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Space cakes: ISS astronauts to begin baking in orbit

Space cakes: ISS astronauts to begin baking in orbit
Astronauts aboard the ISS will soon be able to bake their own zero gravity chocolate chip cookies, bringing some much needed home comfort to low orbit. But there’s a catch...

The Zero G Oven is expected to be delivered to the International Space Station (ISS) by Northrop Grumman's Cygnus capsule, which will launch on Saturday, all going to plan. The electric oven can reach temperatures of up to 177 degrees Celsius (350 F), twice as hot as the space station’s current cooking capacity. 

The cookie dough itself was delivered this summer frozen in plastic bags, resembling hockey pucks more than baked treats. Once baked, they are predicted to look either like a blob or a mini pancake after being cooked in the zero gravity environment.

"Baking doesn't always go according to plan, even on the ground," said Nanorack manager Mary Murphy, from the company that designed and built the oven.

It goes without saying that things are a little different in orbit; the space cookies will take 15 to 20 minutes each to prepare, so no binging while staring down at the Earth. Oh, and three of the space cookies baked in orbit will be sent back to Earth for 'analysis.'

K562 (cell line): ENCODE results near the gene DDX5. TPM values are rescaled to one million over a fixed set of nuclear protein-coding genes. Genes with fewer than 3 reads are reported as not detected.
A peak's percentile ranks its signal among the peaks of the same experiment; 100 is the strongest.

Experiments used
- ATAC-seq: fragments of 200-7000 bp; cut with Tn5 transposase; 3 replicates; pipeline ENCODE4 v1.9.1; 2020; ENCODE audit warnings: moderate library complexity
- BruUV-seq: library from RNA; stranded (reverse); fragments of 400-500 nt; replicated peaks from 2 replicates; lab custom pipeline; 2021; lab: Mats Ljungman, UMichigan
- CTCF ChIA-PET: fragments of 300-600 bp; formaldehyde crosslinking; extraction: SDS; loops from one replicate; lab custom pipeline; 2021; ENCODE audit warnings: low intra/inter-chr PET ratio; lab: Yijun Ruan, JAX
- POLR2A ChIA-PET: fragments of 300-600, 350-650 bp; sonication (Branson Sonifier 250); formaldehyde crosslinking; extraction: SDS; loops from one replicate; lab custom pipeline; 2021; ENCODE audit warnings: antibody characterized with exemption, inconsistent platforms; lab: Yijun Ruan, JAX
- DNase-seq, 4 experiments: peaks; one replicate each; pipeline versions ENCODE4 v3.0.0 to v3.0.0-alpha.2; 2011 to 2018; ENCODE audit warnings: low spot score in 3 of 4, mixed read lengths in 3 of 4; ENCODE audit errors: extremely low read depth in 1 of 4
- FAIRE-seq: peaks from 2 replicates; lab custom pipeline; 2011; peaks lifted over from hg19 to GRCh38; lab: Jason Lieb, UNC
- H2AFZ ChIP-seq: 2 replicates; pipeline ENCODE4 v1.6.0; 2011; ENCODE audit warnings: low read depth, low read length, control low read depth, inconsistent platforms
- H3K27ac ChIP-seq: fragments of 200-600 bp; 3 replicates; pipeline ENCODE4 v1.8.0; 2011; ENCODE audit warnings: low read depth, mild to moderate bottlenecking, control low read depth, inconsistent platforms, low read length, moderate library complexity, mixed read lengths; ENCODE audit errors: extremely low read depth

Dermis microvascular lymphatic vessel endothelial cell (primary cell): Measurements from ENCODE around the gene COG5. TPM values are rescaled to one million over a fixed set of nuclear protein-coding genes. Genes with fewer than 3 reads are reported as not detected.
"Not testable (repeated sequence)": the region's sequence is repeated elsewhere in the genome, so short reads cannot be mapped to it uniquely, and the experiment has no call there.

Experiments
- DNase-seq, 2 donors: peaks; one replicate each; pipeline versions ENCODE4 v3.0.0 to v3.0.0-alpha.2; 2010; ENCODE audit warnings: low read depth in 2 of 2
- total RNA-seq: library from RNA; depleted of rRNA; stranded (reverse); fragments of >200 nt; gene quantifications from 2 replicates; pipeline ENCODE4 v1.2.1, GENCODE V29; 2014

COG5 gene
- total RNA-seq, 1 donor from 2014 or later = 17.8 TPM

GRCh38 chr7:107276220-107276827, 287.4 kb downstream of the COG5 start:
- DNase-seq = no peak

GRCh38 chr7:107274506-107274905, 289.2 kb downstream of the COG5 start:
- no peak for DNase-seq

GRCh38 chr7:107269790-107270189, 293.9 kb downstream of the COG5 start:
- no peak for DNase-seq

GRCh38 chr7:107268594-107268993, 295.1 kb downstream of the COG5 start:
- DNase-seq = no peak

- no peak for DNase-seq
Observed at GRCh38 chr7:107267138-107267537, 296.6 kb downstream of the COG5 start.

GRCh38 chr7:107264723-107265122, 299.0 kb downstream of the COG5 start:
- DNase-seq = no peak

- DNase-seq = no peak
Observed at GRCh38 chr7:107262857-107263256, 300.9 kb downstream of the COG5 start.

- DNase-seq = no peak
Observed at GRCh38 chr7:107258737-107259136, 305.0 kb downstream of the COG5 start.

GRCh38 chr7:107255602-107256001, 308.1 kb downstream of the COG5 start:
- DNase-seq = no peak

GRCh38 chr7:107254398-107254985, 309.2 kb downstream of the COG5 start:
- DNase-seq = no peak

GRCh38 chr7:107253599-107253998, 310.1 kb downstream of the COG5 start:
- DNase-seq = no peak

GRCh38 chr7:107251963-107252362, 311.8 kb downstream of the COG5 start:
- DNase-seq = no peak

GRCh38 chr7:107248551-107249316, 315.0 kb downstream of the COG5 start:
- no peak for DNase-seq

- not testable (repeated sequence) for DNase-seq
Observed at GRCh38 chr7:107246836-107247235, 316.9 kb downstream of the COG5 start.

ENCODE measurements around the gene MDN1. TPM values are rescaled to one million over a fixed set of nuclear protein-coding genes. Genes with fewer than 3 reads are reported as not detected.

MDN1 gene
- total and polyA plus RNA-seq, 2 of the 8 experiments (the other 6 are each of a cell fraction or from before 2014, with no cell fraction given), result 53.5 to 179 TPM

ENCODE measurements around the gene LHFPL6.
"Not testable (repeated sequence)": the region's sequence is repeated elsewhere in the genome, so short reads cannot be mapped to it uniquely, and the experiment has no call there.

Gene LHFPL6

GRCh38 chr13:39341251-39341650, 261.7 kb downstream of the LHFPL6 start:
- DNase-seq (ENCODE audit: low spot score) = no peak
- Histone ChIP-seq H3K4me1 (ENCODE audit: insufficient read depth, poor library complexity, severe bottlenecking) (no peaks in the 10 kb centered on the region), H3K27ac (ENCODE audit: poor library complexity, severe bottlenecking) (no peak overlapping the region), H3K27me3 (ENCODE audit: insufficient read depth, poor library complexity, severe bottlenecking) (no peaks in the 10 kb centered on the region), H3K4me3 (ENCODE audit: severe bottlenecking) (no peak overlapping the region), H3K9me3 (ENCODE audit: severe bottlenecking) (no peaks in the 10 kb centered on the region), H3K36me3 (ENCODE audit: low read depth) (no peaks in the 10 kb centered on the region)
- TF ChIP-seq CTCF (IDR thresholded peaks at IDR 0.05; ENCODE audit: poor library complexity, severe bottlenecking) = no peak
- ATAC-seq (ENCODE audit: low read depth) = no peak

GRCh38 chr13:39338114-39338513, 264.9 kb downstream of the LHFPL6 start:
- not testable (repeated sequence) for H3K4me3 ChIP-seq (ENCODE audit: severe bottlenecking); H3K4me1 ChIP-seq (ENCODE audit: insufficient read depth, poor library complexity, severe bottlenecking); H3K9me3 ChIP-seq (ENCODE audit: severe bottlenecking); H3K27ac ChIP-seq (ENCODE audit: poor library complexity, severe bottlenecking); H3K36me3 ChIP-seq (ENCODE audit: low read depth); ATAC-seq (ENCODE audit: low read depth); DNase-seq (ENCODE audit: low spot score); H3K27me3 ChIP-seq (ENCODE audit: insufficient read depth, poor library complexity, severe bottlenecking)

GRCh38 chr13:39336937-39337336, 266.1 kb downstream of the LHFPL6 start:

“You're in space. I mean, you want to have the smell of cookies,” said Zero G Kitchen co-chef Jordana Fichtenbaum.

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Previous ISS crews have made their own pizzas using flatbread, but this new oven takes the cake… or cookie, as the case may be.

With such busy schedules, it could be weeks before the astronauts can even try out their new oven but the prospect of freshly baked cookies might prove too good to resist, even for Earth’s best and brightest.

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